, Volume 4, Issue 5, pp 376-386

Haemophilus influenzae Type b Conjugate and Combination Vaccines

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Summary

Haemophilus influenzae type b (Hib) conjugate vaccines represent a new technology wherein an immunogen is targeted to a specific immune response mechanism. Covalent attachment of the Hib polysaccharide to a protein carrier converts the T cell-independent polysaccharide antigen into a protein-like T cell-dependent antigen. The polysaccharide alone is poorly immunogenic in infants (≤12 months old), and conjugation to a protein carrier results in a protein-like antibody response to the Hib polysaccharide in infants. Conjugate vaccines induce mostly IgG antibodies and immunological memory. Later vaccination or natural exposure then induces a booster response to the Hib polysaccharide.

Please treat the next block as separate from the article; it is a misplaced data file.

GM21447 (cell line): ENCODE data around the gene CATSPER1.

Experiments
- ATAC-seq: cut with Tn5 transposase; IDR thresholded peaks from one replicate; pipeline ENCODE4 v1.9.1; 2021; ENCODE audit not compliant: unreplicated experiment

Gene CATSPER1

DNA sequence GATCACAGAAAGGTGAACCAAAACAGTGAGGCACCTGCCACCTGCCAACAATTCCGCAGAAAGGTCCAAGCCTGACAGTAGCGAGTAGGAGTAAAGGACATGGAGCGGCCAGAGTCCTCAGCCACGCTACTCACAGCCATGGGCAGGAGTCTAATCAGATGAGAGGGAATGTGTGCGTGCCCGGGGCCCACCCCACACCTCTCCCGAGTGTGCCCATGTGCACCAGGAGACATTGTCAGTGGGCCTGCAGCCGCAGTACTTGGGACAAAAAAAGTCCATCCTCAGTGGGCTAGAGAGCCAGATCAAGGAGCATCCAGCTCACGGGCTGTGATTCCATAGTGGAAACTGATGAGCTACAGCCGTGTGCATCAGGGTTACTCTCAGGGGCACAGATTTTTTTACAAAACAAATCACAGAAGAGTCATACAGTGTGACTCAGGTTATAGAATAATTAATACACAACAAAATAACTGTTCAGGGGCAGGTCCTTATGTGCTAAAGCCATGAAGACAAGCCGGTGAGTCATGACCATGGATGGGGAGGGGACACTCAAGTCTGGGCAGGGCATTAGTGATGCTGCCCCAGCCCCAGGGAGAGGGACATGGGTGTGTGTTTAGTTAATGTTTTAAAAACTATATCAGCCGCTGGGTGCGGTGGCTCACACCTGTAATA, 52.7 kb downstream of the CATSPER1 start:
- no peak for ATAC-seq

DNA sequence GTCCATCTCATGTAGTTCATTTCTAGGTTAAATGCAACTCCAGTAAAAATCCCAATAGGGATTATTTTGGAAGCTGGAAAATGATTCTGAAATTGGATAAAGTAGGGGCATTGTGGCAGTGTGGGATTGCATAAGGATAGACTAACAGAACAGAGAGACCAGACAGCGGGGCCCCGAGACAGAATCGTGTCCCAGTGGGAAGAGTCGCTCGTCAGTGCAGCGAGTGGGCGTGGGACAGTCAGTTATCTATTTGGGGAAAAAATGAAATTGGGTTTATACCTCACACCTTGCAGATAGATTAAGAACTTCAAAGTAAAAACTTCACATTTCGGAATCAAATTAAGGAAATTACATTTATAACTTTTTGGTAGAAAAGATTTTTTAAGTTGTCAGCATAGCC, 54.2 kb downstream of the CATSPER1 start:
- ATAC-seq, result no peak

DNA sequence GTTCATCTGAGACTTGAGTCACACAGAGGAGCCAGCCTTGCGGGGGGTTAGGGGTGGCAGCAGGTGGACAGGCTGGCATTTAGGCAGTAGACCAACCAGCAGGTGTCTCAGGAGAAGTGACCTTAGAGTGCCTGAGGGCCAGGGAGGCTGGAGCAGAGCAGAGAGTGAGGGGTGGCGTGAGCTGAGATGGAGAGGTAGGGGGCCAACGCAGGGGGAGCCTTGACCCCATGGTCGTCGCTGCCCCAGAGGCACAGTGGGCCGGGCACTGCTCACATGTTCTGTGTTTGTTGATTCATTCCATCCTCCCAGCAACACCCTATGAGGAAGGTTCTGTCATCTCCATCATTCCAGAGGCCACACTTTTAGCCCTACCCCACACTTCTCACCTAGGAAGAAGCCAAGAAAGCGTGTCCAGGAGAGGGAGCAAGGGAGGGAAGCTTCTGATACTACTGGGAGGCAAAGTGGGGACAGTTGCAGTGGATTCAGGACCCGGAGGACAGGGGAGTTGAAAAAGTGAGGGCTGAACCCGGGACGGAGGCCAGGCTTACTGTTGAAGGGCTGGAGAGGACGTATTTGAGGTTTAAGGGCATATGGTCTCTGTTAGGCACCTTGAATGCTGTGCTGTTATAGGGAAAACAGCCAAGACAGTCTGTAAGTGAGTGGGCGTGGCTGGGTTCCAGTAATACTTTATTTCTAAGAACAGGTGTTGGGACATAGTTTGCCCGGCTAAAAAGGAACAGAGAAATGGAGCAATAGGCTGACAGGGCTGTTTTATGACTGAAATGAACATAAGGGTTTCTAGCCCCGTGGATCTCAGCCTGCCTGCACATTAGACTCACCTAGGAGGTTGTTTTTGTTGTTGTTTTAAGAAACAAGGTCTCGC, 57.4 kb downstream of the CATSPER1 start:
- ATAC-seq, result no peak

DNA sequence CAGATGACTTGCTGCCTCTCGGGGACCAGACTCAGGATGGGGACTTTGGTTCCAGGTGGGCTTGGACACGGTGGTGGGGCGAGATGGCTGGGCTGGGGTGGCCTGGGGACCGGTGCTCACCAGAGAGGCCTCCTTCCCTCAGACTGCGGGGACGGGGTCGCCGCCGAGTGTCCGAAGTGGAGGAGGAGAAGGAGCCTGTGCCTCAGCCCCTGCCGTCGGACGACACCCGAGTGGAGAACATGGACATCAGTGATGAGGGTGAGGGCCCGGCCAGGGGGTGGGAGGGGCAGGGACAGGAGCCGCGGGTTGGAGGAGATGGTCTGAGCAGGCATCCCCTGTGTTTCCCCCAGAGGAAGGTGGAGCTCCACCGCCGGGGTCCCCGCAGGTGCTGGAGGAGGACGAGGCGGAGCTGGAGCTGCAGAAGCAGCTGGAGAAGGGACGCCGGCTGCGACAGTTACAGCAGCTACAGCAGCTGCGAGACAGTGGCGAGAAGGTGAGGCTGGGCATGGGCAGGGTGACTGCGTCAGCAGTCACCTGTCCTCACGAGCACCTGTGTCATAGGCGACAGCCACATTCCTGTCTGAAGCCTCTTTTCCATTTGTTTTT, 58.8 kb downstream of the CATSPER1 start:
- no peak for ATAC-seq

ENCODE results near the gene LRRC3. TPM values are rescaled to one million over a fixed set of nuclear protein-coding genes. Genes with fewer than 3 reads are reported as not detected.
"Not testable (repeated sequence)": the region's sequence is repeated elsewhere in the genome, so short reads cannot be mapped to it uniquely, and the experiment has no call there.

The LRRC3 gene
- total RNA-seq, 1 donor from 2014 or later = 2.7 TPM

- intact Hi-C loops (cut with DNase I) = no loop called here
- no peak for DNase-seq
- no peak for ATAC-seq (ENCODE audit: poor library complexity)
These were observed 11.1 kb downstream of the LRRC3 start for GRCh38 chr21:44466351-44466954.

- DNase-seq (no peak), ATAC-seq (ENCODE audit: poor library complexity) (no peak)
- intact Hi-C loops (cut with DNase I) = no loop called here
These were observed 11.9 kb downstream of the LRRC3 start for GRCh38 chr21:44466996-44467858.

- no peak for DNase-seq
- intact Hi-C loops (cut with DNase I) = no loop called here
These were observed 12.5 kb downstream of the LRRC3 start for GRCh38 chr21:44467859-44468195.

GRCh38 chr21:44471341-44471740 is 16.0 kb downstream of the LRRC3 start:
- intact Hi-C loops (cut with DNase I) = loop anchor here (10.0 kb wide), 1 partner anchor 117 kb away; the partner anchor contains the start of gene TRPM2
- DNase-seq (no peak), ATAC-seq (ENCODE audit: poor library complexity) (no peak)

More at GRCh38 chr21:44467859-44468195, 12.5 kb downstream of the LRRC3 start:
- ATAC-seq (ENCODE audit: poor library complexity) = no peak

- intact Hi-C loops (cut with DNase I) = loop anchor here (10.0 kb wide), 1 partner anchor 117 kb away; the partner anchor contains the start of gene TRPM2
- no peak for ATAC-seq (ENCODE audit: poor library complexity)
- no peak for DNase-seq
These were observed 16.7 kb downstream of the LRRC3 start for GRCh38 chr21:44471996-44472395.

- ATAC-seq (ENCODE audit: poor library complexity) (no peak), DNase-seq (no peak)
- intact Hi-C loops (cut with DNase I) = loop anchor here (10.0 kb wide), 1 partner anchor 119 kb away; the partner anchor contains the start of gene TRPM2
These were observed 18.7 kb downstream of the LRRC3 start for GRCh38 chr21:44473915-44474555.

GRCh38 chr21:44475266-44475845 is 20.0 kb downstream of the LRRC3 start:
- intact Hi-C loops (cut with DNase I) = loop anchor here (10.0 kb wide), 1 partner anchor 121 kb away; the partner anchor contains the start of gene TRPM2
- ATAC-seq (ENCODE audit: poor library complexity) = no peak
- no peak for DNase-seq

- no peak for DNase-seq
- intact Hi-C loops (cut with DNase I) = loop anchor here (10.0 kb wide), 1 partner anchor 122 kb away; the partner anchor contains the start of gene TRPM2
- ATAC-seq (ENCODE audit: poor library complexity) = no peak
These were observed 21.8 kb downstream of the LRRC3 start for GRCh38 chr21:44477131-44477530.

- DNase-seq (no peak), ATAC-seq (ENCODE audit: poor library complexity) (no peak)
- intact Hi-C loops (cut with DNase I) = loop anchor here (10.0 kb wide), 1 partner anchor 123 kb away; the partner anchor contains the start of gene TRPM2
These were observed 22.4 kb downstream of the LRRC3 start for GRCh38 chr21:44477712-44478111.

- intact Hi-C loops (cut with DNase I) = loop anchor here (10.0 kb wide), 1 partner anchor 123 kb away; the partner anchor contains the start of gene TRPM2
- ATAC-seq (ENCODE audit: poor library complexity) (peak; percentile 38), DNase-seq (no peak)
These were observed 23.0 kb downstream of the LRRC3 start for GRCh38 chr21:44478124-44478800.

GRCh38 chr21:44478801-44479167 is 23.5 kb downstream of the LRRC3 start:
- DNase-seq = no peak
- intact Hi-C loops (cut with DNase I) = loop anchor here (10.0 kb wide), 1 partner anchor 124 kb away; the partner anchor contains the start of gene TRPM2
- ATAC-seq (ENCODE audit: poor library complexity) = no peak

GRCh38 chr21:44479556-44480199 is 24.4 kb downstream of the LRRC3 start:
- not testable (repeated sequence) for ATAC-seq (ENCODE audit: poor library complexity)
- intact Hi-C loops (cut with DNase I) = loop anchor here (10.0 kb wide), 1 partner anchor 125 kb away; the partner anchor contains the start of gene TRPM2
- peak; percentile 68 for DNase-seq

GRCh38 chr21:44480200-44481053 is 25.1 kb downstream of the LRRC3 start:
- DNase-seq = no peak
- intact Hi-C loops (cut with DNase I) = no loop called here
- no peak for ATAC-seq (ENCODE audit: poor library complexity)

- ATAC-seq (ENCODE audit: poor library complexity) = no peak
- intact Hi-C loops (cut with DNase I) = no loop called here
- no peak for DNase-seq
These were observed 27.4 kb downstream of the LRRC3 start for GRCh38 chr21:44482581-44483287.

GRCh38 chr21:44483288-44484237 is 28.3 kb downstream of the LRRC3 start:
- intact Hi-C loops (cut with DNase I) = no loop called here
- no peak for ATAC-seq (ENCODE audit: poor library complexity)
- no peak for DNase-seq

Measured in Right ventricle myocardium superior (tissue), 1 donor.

These conjugate vaccines have dramatically reduced the incidence of Hib disease in many industrialised countries, and also reduce nasopharyngeal carriage of Hib in unvaccinated children in populations in which the vaccine is used. The Hib conjugates have now been combined with diphtheria and tetanus toxoids and pertussis vaccine to reduce the number of injections required for infants. Finally, the conjugate technology that has permitted the near elimination of Hib disease has now been extended to other invasive encapsulated bacterial pathogens.